Sorry I’m just skeptical. Okay?

    1. This proposal seems to have blind-sided the Republicans. I hear several of them this morning yakking about how a carbon tax would raise the price of gas for regular working people etc. As if a gas tax wouldn’t.

      It puts them in a tough spot. Everybody understands we need a transportation package and the package needs revenue. This is a much less visible (i.e. more politically palatable) tax than the 10-12c gas tax everybody else was assuming. Republicans will be annoyed that a carbon tax gives the Governor a climate change policy victory, but will they really want to vote for a gas tax instead?

      As for I-90 tolling, it’s bad policy to take this off the table, but politically it was an incredibly steep climb as long as Judy Clibburn controlled a key veto point. It’ll be back when the politics changes. Let’s see how the politics looks after people get used to the HOT lanes all over the Eastside and then wonder why I-90 is the one place they can’t buy their way out of congestion.

      In the meantime, more GP lane congestion on I-90 is good for transit.

      1. Dan;

        Somehow I think unless the alternative is another gas tax increase that’ll one way or another face voters, this Inslee proposal is going nowhere. Gas taxes really are a user fee for using roads anyway.

        Republicans supporting a carbon tax? There’s a part of the base that denies any global warming, a part of the base that hates any taxation except at a local level for first responders & nationally for a military, and frankly we’ll see Republicans just-say-no.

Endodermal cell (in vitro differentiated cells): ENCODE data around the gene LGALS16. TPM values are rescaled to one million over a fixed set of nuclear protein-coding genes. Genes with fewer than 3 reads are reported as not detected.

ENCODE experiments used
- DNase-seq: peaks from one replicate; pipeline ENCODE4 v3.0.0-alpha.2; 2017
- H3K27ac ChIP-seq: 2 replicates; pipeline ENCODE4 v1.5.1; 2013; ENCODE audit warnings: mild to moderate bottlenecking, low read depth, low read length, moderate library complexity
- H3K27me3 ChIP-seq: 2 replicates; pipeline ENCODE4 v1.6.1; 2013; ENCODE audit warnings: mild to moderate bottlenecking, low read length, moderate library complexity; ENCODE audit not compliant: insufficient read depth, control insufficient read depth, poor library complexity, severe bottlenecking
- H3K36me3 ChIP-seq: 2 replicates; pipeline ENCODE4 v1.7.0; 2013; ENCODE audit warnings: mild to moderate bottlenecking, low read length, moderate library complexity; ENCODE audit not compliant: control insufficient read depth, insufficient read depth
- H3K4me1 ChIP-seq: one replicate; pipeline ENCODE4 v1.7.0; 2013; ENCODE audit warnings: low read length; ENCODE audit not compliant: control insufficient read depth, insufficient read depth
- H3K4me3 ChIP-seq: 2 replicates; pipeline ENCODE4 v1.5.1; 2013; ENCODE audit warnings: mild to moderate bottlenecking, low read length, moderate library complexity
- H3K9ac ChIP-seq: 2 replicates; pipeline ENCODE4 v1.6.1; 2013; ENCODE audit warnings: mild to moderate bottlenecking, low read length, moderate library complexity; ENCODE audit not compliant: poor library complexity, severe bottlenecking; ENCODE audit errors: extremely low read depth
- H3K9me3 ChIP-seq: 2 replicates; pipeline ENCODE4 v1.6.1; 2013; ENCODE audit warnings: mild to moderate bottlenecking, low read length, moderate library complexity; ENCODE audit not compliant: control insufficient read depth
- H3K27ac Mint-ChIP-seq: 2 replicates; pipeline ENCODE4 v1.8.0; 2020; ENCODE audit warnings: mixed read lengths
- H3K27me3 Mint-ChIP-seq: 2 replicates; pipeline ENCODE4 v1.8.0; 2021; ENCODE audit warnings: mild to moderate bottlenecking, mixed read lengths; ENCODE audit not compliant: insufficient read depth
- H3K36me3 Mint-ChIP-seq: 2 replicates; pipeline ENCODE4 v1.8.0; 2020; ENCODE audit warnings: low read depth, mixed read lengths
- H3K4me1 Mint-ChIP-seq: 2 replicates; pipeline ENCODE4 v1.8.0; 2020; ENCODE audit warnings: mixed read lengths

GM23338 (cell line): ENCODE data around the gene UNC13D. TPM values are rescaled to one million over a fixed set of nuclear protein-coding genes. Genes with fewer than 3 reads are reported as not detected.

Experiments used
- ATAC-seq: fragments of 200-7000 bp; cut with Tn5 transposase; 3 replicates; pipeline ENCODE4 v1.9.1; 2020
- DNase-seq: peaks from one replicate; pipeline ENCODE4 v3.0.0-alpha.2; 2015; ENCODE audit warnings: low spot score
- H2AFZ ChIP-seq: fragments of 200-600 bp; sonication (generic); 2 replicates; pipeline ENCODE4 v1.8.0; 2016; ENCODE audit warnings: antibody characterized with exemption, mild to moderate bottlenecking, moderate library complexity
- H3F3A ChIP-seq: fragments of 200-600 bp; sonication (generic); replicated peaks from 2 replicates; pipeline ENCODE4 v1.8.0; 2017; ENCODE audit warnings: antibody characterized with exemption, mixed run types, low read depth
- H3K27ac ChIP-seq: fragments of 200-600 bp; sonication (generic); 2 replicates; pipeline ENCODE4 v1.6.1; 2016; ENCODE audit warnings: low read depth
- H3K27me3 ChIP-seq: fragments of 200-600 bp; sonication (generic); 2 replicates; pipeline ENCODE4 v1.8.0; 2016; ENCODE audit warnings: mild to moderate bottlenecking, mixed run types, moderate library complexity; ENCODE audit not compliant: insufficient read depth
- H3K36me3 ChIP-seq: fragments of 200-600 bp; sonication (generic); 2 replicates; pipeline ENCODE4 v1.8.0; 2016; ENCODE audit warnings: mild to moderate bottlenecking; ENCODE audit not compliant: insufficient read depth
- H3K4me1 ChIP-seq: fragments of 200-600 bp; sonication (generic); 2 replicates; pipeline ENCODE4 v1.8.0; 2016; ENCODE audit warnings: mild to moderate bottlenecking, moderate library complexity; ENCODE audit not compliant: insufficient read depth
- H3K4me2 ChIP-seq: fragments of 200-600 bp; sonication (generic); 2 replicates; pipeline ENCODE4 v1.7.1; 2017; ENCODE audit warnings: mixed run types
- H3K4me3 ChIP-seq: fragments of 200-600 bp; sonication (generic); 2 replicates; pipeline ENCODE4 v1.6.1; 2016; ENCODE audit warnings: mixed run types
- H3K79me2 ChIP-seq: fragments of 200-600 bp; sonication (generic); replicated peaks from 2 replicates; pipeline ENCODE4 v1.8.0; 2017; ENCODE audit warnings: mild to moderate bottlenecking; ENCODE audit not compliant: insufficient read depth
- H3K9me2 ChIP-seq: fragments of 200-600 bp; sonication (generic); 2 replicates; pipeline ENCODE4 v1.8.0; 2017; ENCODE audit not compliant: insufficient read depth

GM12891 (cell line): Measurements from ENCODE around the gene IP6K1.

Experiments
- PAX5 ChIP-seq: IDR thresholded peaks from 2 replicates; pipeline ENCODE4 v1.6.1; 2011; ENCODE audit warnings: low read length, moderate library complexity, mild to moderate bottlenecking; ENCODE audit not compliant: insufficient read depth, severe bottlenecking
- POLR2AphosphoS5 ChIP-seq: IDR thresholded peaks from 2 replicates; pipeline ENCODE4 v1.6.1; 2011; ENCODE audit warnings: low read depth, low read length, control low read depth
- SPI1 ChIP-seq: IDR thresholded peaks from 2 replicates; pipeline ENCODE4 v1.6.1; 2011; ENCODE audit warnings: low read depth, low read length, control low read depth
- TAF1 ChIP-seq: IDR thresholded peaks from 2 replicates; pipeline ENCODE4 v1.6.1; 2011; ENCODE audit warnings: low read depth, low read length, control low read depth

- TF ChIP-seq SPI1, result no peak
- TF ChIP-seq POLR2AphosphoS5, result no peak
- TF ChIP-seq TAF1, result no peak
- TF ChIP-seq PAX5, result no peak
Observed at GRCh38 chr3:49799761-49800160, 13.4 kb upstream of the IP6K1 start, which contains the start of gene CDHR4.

If Inslee wants one so bad, go face the voters.

      2. As to I-90 tolling, I think it’s best to take it off the table if we get something in return. Perhaps if grassroots realize the virtue of tolling we might get it in in later years.

  8. Is ST3 funding authority “approved”, as in ST can start levying those taxes, or “approved”, as in ST can consider them as part of the package it takes to district voters?

    Does the road package require state voters’ approval?

    1. It just gives ST permission to request up to a certain tax rate from voters (a rate chosen to yield $15 billion). There’s no second vote for roads or grants because the state funds them directly (and the ferries are considered state highways), while transit taxes are local entities. This may be related to why ST can’t have a regional measure with different rates in different subareas, if it’s based on the legal doctrine of equal taxation rather than a specific restriction on ST.

      Of course that raises two follow-up issues. If the transit taxes are fundamentally different from the other taxes because they require a second vote in a local jurisdiction, then why are bundled in the same statewide measure rather than a separate one? And why can’t ST have a separate vote in each subarea with its own tax rate and projects? The conventional assumption is that highways won’t pass without transit, and suburban light rail won’t pass without Seattle votes, so they make the higher-yes projects dependent on the lower-yes projects. (Because those who want transit care more about transit than high taxes, while those who want highways care more about low taxes than highways.) However, it could be more compex than that.

    2. And the third question: why doesn’t the state support transit directly the way it does roads. If, for instance, the state took the position that all residents should have local transit as well as schools and roads, then it would naturally fund at least some level of transit.

      1. Or, at least have an expanded fund for paying for some of the routes that are important to multiple counties. That whole tangle of routes between Everett and Bellingham with connectors going west that attempt to connect to Oak Harbor and Anacortes (and thus also sort of serve San Juan County) could probably work a whole lot better if it were viewed as a network between counties.

        With the amount of money that goes into the ferry system, which is capacity limited mostly due to the number of autos it is able to carry, anything that the state can do to add transit services that are synchronized with the ferries and thus help encourage walk-on passengers would help there.